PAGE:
TitleTuners of souls
NameBarua, Sonali (author), Edwards, Brent Hayes (chair), McClure, John (internal member), Perera, Sonali (internal member), Aravamudan, Srinivas (outside member), Rutgers University, Graduate School - New Brunswick,
SubjectLiteratures in English,
English literature--Indian authors--21st century--History and criticism,
English literature--Indian authors--20th century--History and criticism,
English literature--Indian authors--Themes, motives,
Music in literature
DescriptionThis dissertation examines 20th and some very early 21st century Indian English writing that thematizes music and musicians. I argue that Indian English authors who engage with the question of music write in response to the phenomenon of guru worship both in India and abroad. The many works that turn to music in a bid to depict, defend, or as in some cases, turn away from Indian musical culture, present a complex range of reactions to guru worship and its consequences. Within these works, while the auto/biographical writing often tends to replicate older patterns and postures as part of the process of postcolonial cultural self-fashioning, the fiction attempts to break away from the rule of the guru to gesture towards more contemporary possibilities. My secondary argument relates to the much-debated question of whether or not Indian English fiction is relevant to the Indian reality. In this connection, I shall show how the deployment of themes and motifs from Indian music allows authors like Shashi Deshpande and Kiran Nagarkar to make meaningful contributions to current Indian discussions on religion, politics, gender, and class. Chapter 1 analyzes E.M.Forster's Indian works, Rabindranath Tagore's Gitanjali, and the lectures of the vina maestro and Sufi teacher Inayat Khan, mapping the intersection of notions about Indian spiritual and musical gurus on the early 20th century international stage. In Chapter 2 I read a selection of musical novels and fictionalized autobiographies in an attempt to understand the crucial roles of the raga music guru and of musical autobiography in the process of postcolonial self-fashioning. Chapter 3 deals with Indian authors' handling of western musical forms, specifically pop-rock by Salman Rushdie and art music by Vikram Seth. My emphasis is on the unique methods by which each author seeks to virtualize the role of the maestro/guru. Finally, my focus moves in Chapter 4 to bhakti or devotional music, its relation to Gandhian thought, and its use by Kiran Nagarkar in a project that attempts to outline a progressive version of Gandhism for 21st century India.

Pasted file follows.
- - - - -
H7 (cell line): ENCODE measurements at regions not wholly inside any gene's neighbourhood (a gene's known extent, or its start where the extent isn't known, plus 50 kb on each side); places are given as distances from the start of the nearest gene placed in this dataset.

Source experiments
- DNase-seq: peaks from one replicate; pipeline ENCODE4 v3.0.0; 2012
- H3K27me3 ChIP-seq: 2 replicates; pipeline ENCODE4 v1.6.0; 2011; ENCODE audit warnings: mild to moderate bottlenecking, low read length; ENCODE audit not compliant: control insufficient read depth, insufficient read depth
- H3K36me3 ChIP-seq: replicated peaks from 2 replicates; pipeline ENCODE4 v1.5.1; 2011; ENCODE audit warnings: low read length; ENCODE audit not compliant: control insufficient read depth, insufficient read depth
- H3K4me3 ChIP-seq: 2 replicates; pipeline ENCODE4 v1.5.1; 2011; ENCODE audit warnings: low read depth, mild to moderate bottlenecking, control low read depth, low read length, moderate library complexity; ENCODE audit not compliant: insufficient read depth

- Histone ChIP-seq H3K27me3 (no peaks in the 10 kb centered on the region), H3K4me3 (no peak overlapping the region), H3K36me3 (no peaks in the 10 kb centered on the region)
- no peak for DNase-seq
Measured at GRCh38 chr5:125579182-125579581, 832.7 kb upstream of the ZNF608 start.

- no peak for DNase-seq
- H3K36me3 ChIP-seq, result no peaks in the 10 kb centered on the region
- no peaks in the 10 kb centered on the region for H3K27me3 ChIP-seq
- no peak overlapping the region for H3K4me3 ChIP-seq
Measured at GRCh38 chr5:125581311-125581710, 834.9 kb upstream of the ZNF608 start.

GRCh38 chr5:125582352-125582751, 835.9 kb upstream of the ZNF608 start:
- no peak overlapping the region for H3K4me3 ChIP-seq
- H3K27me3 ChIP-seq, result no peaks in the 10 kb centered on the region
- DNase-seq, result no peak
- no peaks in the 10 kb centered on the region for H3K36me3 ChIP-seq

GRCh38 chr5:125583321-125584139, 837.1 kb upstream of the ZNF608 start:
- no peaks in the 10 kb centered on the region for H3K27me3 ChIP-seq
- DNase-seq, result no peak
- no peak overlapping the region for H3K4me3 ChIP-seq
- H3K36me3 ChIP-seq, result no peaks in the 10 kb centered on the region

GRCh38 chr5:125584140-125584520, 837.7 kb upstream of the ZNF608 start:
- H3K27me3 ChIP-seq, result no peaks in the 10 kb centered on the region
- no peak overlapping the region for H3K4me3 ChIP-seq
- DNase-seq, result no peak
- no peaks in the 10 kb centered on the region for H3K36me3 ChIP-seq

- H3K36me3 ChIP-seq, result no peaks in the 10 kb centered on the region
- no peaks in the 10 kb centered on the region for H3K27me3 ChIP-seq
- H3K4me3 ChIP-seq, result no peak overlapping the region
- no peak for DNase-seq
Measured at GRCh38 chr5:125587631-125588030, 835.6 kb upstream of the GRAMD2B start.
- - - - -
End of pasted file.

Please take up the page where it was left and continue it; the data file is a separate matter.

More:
NoteIncludes bibliographical references
Noteby Sonali Barua
CollectionGraduate School - New Brunswick Electronic Theses and Dissertations
Organization NameRutgers, The State University of New Jersey
RightsThe author owns the copyright to this work.